(Italy, Germany and Japan)
Published on Global Research.ca, by Rick Rozoff, August 13, 2009.
A press report on August 10 revealed that the government of Italy is planning to modify if not dispense with its post-World War II constitutional limitations on conducting offensive military operations; that is, to reverse a 61-year ban on waging war.
The news story, reminding readers that “Italy’s post-World War II constitution places stringent limits on the country’s military engagements,” stated the Italian government intends to introduce a new military code “specifically for missions abroad,” one that – in a demonstration of evasiveness and verbal legerdemain alike – would be “neither of peace nor of war.” 
On August 10 and 11, respectively, the nation’s Defense Minister Ignazio La Russa and Foreign Minister Franco Frattini were interviewed in the daily Corriere della Sera in in tandem they bemoaned what they described as undue restrictions on the Italian armed forces in performing their combat roles in NATO’s war in Afghanistan.
Commenting on La Russa’s and Frattini’s assertions, another news account summarized them as follows:
“Italy’s 2,800 soldiers operate under a military peace code, which largely restricts them to shooting back if they are attacked. Changes could give the troops heavier equipment and allow them to go on the offensive.”
Frattini is quoted as saying, “We need a code for the missions that aim to bring peace, which cannot be achieved only through actions for civilians but also through real military actions.” 
The tortuous illogicality of that claim is an attempt to circumvent both the letter and the spirit of Article 11 of the 1948 Italian Constitution which reads in part that “Italy repudiates war as an instrument offending the liberty of the peoples and as a means for settling international disputes.”
The rest of the Article includes, and in doing so anticipates the nations inclusion in the North Atlantic Treaty Organization the following year, “it agrees to limitations of sovereignty …
… In late July of this year the mayor of the Romanian city of Constanta, Radu Mazare, wore a Nazi military uniform at a fashion show in the city and said “I wanted to dress like a general from the Wehrmacht because I have always liked this uniform, and have admired the strict organization of the German army.” 
Two years earlier Rein Lang, the Justice Minister of Estonia, a member in good standing of NATO and the European Union, celebrated his fiftieth birthday in pub in a “Hitler night” celebration which included a one-man play called Adolf in which the lone actor recited “Hitler’s monologue before [his] suicide with a swastika in the background. In this monologue the Fuhrer called on his allies to ‘further promote ideas of the Third Reich.’” 
This July 26 veterans of the Estonian SS 20th Division celebrated a 1944 battle with the Soviet army in the latest of a series of annual commemorations of the Nazi past. The events included a march and “Supporters of fascism from the Baltic states, Holland, Norway, Denmark and even from Georgia took part in the parade.”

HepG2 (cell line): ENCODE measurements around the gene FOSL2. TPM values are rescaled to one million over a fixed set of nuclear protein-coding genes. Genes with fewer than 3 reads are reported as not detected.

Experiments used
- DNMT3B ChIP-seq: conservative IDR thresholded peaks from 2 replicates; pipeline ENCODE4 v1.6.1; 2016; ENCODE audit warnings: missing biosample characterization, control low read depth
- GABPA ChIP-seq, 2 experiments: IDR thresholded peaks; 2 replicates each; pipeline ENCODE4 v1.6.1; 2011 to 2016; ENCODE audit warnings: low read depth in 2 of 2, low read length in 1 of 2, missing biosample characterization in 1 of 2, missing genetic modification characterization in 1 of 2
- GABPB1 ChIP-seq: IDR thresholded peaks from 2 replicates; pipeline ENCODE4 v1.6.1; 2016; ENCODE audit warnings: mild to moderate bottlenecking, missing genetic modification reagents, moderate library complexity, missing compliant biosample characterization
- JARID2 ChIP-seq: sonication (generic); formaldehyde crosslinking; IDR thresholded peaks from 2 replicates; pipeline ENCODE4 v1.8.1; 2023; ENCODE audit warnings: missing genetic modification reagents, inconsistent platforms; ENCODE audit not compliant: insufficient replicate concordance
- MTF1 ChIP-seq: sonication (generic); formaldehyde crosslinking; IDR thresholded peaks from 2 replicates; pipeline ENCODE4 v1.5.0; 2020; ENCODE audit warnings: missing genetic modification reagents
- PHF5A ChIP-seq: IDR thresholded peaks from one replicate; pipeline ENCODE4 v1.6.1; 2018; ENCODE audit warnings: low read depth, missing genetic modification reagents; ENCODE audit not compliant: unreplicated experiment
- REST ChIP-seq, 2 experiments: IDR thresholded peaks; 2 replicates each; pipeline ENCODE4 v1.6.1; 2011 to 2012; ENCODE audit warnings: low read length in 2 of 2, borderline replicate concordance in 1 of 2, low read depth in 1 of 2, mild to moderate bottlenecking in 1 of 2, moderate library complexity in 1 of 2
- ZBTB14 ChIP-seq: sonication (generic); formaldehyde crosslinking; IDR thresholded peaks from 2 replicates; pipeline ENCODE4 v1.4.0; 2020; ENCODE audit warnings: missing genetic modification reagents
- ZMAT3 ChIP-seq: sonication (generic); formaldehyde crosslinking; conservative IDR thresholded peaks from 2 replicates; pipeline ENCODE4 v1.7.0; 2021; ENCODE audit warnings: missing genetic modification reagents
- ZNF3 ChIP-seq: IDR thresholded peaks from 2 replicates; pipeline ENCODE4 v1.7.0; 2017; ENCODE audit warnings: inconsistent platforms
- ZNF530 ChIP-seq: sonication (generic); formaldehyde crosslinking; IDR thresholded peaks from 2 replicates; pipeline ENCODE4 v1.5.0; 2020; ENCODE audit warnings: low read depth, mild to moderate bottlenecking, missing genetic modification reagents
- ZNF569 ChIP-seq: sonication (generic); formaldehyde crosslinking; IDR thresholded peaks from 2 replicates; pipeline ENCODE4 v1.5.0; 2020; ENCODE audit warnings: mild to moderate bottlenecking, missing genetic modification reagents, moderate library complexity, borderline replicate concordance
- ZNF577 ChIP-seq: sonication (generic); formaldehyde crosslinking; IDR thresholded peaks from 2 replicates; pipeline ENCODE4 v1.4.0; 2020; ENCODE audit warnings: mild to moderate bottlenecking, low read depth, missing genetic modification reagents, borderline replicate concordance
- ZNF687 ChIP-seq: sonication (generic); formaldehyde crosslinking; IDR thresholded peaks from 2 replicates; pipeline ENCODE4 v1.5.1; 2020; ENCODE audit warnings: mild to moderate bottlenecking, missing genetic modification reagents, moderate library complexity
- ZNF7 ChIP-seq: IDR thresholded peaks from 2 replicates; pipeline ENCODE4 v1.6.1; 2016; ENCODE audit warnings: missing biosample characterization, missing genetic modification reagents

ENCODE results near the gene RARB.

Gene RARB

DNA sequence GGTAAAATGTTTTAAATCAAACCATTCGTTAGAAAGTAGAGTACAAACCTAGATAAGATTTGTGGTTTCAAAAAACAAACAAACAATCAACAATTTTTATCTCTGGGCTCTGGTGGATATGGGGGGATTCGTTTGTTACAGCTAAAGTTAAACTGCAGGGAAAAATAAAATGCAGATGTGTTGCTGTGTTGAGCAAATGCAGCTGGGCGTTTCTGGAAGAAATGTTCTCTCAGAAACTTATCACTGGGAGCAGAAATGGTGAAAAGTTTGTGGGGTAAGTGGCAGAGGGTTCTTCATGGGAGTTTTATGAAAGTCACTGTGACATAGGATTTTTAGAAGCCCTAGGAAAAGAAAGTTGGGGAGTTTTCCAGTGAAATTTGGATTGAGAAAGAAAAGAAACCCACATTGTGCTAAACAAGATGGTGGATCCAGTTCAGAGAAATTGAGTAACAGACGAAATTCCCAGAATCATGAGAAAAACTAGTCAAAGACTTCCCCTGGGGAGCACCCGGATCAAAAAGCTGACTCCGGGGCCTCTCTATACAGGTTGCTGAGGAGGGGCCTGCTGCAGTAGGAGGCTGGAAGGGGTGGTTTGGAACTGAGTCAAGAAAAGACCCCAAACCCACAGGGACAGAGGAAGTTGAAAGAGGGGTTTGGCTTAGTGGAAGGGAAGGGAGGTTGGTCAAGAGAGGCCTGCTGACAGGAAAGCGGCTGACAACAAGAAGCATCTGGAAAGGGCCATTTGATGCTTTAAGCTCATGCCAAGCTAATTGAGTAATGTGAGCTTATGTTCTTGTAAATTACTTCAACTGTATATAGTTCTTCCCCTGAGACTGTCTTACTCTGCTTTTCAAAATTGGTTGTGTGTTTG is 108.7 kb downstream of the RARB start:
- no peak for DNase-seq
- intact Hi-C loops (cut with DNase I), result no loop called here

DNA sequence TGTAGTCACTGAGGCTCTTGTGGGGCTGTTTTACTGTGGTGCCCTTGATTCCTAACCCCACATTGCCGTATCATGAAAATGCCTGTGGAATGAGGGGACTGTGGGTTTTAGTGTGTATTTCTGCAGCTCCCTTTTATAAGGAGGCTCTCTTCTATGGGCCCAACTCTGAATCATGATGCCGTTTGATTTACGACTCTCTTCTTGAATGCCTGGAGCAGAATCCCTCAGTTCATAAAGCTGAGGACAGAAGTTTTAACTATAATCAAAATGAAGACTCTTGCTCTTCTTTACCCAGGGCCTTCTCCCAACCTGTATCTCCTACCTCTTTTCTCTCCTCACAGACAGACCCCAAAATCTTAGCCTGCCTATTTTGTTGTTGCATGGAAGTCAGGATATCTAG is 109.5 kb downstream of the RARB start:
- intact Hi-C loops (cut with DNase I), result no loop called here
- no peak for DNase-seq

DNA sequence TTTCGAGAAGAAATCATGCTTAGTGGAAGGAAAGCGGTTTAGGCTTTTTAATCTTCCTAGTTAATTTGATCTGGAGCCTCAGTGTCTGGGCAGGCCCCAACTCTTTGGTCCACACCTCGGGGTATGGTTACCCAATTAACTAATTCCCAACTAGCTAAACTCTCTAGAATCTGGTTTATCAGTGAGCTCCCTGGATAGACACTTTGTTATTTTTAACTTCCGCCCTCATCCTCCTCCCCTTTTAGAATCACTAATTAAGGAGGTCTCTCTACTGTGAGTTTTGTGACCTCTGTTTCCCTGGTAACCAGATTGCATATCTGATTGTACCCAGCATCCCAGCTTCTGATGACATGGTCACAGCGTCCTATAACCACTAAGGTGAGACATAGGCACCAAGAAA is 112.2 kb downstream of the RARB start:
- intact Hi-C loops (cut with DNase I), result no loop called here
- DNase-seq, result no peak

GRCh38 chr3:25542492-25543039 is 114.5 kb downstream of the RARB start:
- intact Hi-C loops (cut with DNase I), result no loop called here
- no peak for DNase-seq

As a Russian commentator said of trends in the country, “People who make no attempt to conceal their appreciation of Nazism and Nazi ideology are running Estonia.” 
Three months before 300 Latvians marched in the annual Legionnaires Day parade which honors the nation’s Waffen SS veterans who “took part in punitive operations and mass killings of Jews, Belorussians and Latvians.”  Latvia is also a member of NATO and the EU. The yearly marches are staged in the capital of Riga and although not endorsed by the government the latter provides police protection to the Nazi sympathizers and has arrested anti-fascist protesters in the past.
The prototype for this fascist resurgence was Croatia in 1991 with the rehabilitation and glorification of the Nazi-allied Ustashe and the new brown plague has even spread to Ukraine, where last year President Victor Yushchenko, product of the 2004 “Orange Revolution” and a U.S. client whose poll ratings recently have sunk to under 1%, “conferred posthumously the title of Hero of Ukraine on Roman Shukhevich, one of the chieftains of Ukrainian Insurgent Army, which fought along with the Third Reich, and has signed a decree on celebrating the day of the Insurgent Army’s formation.” 
In his waning days Yushchenko is intensifying efforts to drag his nation into NATO despite overwhelming popular opposition and has officiated over developments like the erection of statues in honor of Stepan Bandera, leader of the Ukrainian Insurgent Army.
With the return of Germany, Italy and Japan to waging and supporting wars and the revival of Nazi sentiments in Europe a student of the future could be forgiven for thinking that the Axis powers were the victors and not the losers of World War II and that the Nuremberg trials had never occurred.
Notes: 1 – 39. (full long text).